The National Oceanic and Atmospheric Administration's GOES-T satellite in a clean room at Lockheed Martin. Credit: Lockheed Martin

SAN FRANCISCO – The National Oceanic and Atmospheric Administration will move its next Geostationary Operational Environmental Satellite (GOES) weather satellite into position over the Western United States soon after launch to speed up data delivery to the National Weather Service.

The GOES-T satellite, scheduled to launch March 1 on a United Launch Alliance Atlas Centaur rocket from Cape Canaveral Space Force Station, will be renamed GOES-18 after launch.

After the rocket drops off GOES-T in geostationary transfer orbit, the satellite will spend about three weeks moving to geostationary orbit, Pam Sullivan NOAA GOES-R program director, said Jan. 25 at the virtual American Meteorological Society annual meeting. NOAA will perform the initial GOES-T checkout at orbital slot located 89.5 west.

“Then in May, we will actually drift the spacecraft to the West location and complete the post-launch testing near GOES-17 on the West Coast,” Sullivan said.

Usually, GOES satellites spend about six months in their initial geostationary orbital slot before moving into position as GOES East or GOES West. For GOES-T, NOAA is moving more quickly because National Weather Service meteorologists want to obtain data from the satellite’s Advanced Baseline Imager “as soon as they possibly can to help backfill for some of the data that GOES-17 loses when it gets into the warm periods,” Sullivan said.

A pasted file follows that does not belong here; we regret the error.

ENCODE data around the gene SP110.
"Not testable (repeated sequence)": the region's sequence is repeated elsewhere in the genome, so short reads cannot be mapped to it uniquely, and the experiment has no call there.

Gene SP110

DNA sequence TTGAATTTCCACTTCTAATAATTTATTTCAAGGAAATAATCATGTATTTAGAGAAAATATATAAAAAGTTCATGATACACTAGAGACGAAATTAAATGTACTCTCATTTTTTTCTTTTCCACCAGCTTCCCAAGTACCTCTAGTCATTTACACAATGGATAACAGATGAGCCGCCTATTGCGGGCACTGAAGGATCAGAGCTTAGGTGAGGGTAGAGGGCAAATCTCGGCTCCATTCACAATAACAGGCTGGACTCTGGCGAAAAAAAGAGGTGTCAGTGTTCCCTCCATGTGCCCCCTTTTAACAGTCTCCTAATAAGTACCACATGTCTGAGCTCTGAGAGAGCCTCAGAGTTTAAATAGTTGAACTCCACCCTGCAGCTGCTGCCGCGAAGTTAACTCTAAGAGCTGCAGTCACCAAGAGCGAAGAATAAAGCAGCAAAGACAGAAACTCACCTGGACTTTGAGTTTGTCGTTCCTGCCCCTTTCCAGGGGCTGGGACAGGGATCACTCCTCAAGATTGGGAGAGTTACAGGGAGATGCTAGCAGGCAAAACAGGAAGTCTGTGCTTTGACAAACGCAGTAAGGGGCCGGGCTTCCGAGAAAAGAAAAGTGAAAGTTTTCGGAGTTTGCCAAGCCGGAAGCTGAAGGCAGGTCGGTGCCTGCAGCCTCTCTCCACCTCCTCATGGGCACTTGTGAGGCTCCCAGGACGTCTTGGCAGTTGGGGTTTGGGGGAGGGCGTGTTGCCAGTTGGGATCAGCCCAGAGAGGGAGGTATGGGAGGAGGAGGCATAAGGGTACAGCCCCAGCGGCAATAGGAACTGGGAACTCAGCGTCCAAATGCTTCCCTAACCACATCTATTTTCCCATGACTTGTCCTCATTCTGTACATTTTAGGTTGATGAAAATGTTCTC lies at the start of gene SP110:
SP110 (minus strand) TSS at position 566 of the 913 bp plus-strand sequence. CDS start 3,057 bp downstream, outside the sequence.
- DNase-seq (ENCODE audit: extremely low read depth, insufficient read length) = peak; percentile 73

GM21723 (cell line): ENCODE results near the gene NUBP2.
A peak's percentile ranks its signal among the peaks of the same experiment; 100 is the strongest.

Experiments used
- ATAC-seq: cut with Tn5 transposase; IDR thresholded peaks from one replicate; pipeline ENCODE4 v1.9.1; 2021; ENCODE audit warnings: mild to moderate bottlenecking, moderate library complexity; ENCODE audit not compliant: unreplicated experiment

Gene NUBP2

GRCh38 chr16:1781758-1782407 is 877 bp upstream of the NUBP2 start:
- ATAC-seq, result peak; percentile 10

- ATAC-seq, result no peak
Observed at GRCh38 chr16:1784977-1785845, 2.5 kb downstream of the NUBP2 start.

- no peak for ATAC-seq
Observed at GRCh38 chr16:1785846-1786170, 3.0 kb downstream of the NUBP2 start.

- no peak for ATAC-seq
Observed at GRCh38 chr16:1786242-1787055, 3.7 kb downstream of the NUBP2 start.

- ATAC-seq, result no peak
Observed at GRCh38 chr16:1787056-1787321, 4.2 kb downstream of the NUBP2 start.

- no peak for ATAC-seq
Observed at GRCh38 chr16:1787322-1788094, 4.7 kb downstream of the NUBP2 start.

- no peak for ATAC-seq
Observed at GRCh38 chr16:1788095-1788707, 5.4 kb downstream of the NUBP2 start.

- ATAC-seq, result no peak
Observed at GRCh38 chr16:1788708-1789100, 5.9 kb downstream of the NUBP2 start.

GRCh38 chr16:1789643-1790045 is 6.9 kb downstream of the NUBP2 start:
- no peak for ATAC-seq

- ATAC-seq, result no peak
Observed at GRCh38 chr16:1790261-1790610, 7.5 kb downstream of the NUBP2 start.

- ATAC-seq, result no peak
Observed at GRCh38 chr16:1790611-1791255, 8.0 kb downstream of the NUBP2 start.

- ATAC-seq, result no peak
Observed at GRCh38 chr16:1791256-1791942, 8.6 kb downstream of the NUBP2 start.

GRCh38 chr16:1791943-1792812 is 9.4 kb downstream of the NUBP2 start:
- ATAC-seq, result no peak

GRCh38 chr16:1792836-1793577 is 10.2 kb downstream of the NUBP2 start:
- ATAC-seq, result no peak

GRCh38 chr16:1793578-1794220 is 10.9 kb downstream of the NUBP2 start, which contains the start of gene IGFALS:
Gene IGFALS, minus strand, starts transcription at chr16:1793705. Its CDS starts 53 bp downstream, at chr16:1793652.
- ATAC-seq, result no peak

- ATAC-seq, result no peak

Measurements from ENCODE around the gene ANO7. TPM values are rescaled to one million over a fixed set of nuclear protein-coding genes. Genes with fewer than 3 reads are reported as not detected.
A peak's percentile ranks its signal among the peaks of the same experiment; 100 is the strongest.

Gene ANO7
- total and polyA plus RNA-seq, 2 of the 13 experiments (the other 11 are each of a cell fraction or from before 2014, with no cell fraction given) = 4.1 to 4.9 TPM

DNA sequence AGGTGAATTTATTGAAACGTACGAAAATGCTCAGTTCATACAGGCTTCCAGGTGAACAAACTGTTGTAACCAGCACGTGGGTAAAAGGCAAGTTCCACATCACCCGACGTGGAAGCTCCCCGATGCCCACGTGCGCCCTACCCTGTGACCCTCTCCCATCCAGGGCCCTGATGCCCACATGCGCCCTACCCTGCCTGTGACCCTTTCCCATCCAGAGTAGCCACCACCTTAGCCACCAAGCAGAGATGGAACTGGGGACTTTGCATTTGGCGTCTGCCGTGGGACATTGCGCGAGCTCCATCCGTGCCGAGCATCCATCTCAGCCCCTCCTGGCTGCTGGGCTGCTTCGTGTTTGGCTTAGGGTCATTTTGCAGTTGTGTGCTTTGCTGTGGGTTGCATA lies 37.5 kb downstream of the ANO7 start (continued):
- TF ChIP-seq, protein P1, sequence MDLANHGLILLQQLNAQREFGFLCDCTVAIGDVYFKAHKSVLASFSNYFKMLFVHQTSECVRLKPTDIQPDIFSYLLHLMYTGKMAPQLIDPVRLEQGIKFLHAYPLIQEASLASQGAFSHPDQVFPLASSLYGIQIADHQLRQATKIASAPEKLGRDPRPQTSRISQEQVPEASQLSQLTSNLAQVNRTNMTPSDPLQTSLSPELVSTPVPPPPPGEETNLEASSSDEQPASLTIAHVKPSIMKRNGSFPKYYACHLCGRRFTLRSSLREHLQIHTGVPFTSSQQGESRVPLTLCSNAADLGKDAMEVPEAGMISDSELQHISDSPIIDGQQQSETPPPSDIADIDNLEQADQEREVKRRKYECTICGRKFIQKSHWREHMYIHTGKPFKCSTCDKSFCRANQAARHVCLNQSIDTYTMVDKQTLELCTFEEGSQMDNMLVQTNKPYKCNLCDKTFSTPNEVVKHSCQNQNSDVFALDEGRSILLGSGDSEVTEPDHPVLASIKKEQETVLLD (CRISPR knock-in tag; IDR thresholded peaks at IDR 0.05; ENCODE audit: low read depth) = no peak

Soon after launching GOES-17 in 2018, NOAA discovered a blockage in the loop heat pipe that restricted the flow of coolant to the satellites primary instrument, the Advanced Baseline Imager. Engineers worked to mitigate the problems, but the corrective measures decreased the satellite’s lifespan.

When the GOES-17 ABI problem was detected, GOES-T prime contractor Lockheed Martin had already had installed ABI on GOES-T. The instrument was removed and sent back to manufacturer L3Harris’ facility.

L3Harris “worked with their team to design a new radiator with new loop heat pipes that were installed on the instrument,” Sullivan said.

Once GOES-18 is operational, GOES-17 will move into orbital storage as a backup weather satellite. The final satellite in the four-satellites GOES-R series, GOES-U, is currently scheduled to launch in April 2024.

Debra Werner is a correspondent for SpaceNews based in San Francisco. Debra earned a bachelor’s degree in communications from the University of California, Berkeley, and a master’s degree in Journalism from Northwestern University. She...